Texas Governor Series: Mark White
Last updated 10/26/2021 at 8:06pm
Mark White was the governor who succeeded Bill Clements' first term in office. White was a member of a prominent Houston law firm. On his first political venture he defeated Price Daniel, Jr. for attorney general. This was a surprise to everyone. It was believed Price Daniel, Jr. was shoo-in to be elected following in the footsteps of his father, Governor Price Daniel. White went on to defeat Bill Clements in a close race for governor, running primarily on promises to enhance the lot of Texas school teachers and better education. As White's term continued, there began to be muttering among teachers claiming that White had failed in his promise to give teachers pay raises and generally improve the lot of public education in Texas.
Fading the heat, White reacted by naming a blue-ribbon committee to study the lot of Texas education. He did so because another prevalent term floating around politics in Texas was that Texans wouldn't mind enhancing their contribution to public education, but were entitled to get a better product than was prevalent at the time. White named a Dallas billionaire, Ross Perot, as head of the committee to study public education and make recommendations. It fell my lot to not only serve on the Perot Committee, but eventually to be the lead sponsor in the Senate of the complete re-write of the Texas Education Code.
While subject to some criticism, Mark White will be remembered for contributing to great advancements in the quality of public education in Texas. While teachers rebelled in anger about a provision in the re-write forcing certified teachers to take a so-called competency test, the test was a total failure and contributed little to the improvement of teaching in Texas.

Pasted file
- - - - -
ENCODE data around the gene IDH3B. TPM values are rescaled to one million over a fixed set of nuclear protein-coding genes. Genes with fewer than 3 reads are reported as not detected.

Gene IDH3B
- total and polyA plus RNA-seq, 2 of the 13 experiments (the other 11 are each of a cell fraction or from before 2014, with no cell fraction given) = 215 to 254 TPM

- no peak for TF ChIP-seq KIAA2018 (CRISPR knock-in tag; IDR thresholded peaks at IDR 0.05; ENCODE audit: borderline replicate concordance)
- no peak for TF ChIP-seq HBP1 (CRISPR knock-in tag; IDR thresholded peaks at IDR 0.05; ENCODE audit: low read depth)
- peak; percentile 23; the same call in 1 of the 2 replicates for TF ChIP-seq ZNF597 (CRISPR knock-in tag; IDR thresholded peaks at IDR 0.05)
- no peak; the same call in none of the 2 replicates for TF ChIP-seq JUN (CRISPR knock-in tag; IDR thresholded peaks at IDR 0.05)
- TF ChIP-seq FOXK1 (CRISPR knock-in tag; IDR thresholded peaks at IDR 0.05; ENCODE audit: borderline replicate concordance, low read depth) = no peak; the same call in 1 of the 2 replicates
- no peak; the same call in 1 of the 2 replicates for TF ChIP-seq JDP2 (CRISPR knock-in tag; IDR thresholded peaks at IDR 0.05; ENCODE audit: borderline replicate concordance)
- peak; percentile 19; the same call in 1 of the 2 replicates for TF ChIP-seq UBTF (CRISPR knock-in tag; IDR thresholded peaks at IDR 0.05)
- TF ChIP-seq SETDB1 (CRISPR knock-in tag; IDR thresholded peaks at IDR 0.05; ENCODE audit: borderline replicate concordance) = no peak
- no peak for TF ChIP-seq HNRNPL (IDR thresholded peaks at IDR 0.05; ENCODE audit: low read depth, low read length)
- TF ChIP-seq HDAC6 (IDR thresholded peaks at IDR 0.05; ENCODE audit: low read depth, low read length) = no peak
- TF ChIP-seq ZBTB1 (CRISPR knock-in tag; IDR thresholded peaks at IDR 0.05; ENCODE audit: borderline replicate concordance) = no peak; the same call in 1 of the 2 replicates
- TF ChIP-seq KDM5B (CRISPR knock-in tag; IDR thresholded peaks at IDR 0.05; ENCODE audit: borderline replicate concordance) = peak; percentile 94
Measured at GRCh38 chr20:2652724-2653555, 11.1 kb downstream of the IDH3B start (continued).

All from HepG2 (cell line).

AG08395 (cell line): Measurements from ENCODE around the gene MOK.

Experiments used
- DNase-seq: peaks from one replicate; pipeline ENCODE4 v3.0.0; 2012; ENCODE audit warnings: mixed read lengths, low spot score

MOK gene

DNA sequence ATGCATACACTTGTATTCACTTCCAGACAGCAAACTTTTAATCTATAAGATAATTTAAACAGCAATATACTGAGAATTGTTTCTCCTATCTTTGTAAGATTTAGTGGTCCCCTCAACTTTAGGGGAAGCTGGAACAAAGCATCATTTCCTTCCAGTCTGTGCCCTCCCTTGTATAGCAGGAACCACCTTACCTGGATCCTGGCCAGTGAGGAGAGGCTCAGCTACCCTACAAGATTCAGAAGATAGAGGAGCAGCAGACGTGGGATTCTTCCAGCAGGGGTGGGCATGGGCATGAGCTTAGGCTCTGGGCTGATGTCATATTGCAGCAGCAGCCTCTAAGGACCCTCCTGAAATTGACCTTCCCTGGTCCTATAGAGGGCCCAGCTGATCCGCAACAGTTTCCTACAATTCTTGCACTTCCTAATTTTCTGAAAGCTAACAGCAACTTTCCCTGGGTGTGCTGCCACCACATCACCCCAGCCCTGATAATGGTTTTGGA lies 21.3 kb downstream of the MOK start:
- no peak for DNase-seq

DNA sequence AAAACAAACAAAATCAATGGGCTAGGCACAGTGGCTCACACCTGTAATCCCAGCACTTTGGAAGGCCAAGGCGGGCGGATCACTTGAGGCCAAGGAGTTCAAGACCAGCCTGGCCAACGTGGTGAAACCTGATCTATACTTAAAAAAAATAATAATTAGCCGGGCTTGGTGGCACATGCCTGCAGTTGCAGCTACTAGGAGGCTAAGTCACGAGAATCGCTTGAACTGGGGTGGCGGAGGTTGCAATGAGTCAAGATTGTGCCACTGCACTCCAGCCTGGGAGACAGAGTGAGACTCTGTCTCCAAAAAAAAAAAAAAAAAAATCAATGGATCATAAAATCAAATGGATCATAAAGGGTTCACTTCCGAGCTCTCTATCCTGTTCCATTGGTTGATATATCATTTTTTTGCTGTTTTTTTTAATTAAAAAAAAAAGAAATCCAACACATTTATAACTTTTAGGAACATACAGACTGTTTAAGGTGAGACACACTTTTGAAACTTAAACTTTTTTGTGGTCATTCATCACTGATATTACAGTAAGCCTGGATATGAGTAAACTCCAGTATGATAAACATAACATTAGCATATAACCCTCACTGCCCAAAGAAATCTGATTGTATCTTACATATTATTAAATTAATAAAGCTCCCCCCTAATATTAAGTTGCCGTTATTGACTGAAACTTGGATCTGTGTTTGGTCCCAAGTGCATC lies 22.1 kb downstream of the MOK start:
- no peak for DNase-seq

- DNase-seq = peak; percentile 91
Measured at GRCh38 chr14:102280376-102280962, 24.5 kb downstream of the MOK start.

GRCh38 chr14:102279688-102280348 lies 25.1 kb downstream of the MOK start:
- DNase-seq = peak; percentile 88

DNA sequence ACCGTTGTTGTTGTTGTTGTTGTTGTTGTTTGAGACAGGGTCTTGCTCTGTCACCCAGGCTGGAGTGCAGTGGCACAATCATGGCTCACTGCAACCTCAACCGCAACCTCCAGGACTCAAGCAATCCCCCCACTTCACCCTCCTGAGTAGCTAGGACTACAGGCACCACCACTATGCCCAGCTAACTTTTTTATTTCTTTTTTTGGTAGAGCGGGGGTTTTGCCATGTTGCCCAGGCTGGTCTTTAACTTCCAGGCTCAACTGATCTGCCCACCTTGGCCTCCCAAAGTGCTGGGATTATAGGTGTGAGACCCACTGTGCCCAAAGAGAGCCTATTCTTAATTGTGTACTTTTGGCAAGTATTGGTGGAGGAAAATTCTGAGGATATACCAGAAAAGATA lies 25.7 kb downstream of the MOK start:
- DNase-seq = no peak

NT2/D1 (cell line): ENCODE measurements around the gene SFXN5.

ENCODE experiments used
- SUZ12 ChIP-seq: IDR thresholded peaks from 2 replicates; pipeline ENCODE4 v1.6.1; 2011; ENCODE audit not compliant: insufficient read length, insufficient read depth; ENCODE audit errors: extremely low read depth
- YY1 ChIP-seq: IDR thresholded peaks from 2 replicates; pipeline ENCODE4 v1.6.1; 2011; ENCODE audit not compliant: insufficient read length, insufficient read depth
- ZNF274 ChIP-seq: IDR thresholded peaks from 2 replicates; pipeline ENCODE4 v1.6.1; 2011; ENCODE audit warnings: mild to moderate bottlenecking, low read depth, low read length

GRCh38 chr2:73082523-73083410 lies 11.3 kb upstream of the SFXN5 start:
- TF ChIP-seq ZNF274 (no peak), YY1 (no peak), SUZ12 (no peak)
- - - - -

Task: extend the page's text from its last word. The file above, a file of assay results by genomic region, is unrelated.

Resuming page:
At the same time, coaches bridled at a provision of the re-write requiring what is known as "no-pass, no-play" in which students must maintain at least a "C" average academically in order to be eligible to participate in extra-curricular activities including the most sacred of Texas' high school activities – football!
In spite of the criticisms, the improvements made while White was governor made Texas public education better: Proper testing to determine whether or not students were learning what they were supposed to, regulating class size and creating a more objective and better method of judging the quality of teachers and their performance in classrooms.
While not as large as public school teachers had hoped, the education reforms espoused by White did in fact lead to significant pay raises for public school teachers in Texas. Probably few, if any, and almost no succeeding past governors or governors since White have done as much to improve the lot of education in Texas.
In addition to public education, White backed many improvements in higher education which made post-high school education more available to more Texans than ever before. Reforms in the method of funding higher education spread the wealth by placing lesser institutions under the umbrella of the Texas A&M and University of Texas systems. Lamar University was a beneficiary of many of these reforms backed by White while he was governor.
Unfortunately, White was defeated in his effort to be reelected, defeated by the gentleman he had defeated four years earlier, Bill Clements.